Named one of the city's best cultural museums by CBS Detroit, the Holocaust Memorial Center is among America’s first Holocaust museums. For more than 25 years, the HMC has memorialized the senseless murder of millions, promoting tolerance while sending out a call to action to prevent future discrimination, hate crimes, bullying, and genocide by keeping alive the memory of the Holocaust and the lives it claimed.
Starting near the museum's lobby, an illustrated timeline tracing 4,000 years of Jewish history leads into The Museum of European Jewish Heritage, which highlights Judaism through artifacts and displays. From there, a ramp descending beyond a 22-foot window display of Nazi propaganda leads into an exhibit on The Final Solution. Here, displays and audiovisual installations usher visitors toward the Survivors' Theater, where live presentations by Detroit-area survivors illuminate the atrocities' personal costs. Daily tours are led by the museum's caring, expert educators, who guide guests through the exhibits while encouraging them to internalize the lessons for use in their own lives.
New to the museum is the Weisberg Gallery, where a Holocaust-era boxcar stands as a reminder of the scale of the period's atrocities. The museum also welcomes traveling exhibits such as Beyond Swastika and Jim Crow, a collection depicting the story of Jewish professors fleeing Nazism and finding teaching positions at historically black universities. The exhibit explores the encounter between these scholars and their students, the impact the relationships had on one another, and the effect on the Civil Rights Movement and American society.
Post-war exhibits cover the Nuremberg Trials, honor the righteous individuals who risked their lives to resist the Nazis or save Jewish lives during the war, and pay homage to those who perished with a memorial flame. The museum also houses a well-stocked library, where guests can research their genealogy with materials dedicated to European Jewish history. Beyond its core exhibits, the HMC hosts special exhibits encompassing photographs, art, and history, in addition to sending survivors to speaking engagements throughout the city and hosting the Kindertransport Memory Quilt, whose patches represent the experiences of Jewish youth rescued from Eastern Europe.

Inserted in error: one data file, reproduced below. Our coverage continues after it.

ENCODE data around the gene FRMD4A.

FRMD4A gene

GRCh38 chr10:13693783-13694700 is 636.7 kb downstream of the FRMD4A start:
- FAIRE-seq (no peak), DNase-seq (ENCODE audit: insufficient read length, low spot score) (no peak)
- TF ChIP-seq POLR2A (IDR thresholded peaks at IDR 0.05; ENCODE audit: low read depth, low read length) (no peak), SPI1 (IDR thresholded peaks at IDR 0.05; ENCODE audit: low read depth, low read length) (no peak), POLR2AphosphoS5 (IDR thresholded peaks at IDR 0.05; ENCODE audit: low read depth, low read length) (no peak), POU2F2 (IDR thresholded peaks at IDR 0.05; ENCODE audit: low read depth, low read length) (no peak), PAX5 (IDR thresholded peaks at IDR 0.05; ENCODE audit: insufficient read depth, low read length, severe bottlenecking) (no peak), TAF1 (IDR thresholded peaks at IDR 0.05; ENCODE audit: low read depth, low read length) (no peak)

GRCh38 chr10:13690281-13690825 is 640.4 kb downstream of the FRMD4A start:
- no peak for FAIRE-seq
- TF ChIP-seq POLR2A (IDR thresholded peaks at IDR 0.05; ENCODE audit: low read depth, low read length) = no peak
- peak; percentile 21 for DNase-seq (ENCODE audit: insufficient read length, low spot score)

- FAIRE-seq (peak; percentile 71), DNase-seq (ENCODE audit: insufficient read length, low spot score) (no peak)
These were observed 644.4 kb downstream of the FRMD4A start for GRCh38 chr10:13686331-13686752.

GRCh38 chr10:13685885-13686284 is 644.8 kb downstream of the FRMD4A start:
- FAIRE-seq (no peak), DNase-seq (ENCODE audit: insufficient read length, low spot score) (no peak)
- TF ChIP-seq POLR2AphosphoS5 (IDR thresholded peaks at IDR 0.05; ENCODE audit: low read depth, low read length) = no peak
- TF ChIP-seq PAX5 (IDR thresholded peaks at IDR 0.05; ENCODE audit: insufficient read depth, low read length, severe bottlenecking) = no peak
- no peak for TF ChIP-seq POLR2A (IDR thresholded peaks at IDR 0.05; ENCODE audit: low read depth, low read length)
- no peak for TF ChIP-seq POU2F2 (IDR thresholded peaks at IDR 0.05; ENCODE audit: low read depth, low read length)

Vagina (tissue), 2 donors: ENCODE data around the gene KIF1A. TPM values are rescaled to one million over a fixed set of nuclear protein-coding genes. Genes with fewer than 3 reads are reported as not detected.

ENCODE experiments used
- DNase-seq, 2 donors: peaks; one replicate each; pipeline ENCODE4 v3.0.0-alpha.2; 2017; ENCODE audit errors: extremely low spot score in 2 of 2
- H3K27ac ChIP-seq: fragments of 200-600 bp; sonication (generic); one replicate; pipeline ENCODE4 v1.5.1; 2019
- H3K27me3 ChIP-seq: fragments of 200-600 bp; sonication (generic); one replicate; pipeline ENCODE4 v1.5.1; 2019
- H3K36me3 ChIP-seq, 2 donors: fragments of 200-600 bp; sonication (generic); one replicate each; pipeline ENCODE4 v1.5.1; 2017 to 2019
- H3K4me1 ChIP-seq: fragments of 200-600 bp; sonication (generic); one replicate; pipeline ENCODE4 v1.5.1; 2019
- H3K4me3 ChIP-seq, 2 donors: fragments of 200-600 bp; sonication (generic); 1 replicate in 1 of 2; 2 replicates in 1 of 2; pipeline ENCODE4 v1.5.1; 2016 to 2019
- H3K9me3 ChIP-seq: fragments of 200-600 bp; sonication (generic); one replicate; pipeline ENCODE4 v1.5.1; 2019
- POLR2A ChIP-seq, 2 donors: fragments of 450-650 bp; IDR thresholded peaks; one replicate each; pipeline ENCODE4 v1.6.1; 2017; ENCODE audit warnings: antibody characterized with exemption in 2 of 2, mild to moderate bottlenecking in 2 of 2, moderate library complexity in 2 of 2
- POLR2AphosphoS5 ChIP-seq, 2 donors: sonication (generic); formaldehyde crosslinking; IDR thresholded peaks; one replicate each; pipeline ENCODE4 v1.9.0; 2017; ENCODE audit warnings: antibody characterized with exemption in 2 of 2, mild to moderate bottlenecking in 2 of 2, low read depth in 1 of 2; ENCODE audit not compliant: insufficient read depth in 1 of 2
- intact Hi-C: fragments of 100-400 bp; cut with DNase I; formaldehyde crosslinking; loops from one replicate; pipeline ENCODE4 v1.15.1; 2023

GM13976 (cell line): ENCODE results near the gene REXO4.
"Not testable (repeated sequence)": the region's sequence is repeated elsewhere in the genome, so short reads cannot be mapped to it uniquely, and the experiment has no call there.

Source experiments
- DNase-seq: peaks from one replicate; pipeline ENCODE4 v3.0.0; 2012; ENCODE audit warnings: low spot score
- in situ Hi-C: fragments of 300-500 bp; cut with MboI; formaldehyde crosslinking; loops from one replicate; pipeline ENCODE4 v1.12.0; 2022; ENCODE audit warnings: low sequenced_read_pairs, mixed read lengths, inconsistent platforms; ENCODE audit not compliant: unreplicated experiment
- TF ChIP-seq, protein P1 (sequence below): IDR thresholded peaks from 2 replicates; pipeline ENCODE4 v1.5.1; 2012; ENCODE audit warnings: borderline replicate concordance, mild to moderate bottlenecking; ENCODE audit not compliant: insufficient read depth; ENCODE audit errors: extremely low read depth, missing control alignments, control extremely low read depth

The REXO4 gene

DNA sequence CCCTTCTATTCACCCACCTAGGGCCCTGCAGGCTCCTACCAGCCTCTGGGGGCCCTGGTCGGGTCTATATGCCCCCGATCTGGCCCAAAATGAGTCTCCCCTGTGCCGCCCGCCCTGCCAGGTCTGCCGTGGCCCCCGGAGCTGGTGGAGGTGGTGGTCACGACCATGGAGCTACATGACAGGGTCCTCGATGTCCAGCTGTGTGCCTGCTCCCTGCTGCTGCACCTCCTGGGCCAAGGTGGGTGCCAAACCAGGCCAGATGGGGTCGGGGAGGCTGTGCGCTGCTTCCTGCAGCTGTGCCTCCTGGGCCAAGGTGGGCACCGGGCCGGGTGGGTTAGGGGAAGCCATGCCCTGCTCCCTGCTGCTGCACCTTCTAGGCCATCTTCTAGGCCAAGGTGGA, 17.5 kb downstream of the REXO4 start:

Fitness-minded visitors sweat their way through The Sports Club’s more than 100,000 square feet of equipment, group exercise classes, and workout-enhancing amenities. Patrons who thrive on camaraderie can get energized during group classes in one of five practice rooms, and lone wolves can try their hands, limbs, and cores at weight machines by Cybex, Hammer Strength, and Life Fitness. Seventy cardiovascular machines fill the rest of the floor space, each equipped with a personal television that can play any home-brought DVDs, CDs, or flip books. During the warmer seasons, staff members uncover 2 of the 3 pools and 5 of the 14 indoor tennis courts, creating open-air recreational opportunities that earned the facility Hour Detroit magazine's award for Best Outdoor Tennis Court in 2008 and 2009. Employees can keep an eye on guests' youngsters in the childcare room, which brims with age-appropriate activities for toddlers and stuffed-animal focus groups.